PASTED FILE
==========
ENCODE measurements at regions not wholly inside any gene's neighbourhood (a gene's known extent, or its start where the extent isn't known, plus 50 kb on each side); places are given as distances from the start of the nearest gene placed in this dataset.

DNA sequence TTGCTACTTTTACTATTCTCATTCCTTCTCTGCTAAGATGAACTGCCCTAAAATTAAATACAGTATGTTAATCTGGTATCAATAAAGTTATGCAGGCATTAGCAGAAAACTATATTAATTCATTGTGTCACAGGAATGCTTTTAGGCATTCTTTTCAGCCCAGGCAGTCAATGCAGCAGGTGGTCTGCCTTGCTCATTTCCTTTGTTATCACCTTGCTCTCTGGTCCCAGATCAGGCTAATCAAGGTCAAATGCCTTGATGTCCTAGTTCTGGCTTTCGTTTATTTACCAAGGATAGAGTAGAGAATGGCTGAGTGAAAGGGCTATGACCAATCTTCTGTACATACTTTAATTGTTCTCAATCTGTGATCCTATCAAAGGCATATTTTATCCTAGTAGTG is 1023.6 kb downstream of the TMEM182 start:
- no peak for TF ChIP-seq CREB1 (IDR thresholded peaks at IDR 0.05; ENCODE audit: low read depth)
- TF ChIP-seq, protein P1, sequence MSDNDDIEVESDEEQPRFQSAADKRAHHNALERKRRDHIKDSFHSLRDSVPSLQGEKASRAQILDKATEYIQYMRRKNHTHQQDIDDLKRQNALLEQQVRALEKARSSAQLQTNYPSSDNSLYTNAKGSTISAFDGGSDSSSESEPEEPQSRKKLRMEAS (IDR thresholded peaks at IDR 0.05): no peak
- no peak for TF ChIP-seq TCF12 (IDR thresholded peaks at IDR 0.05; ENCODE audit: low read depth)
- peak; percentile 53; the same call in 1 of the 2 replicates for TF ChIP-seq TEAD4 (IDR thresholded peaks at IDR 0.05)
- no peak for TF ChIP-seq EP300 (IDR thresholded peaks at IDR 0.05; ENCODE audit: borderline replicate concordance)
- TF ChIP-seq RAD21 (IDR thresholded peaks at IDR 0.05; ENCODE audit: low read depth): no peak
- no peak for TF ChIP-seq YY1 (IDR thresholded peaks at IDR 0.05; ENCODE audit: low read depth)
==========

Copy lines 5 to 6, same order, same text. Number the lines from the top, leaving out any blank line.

- no peak for TF ChIP-seq TCF12 (IDR thresholded peaks at IDR 0.05; ENCODE audit: low read depth)
- peak; percentile 53; the same call in 1 of the 2 replicates for TF ChIP-seq TEAD4 (IDR thresholded peaks at IDR 0.05)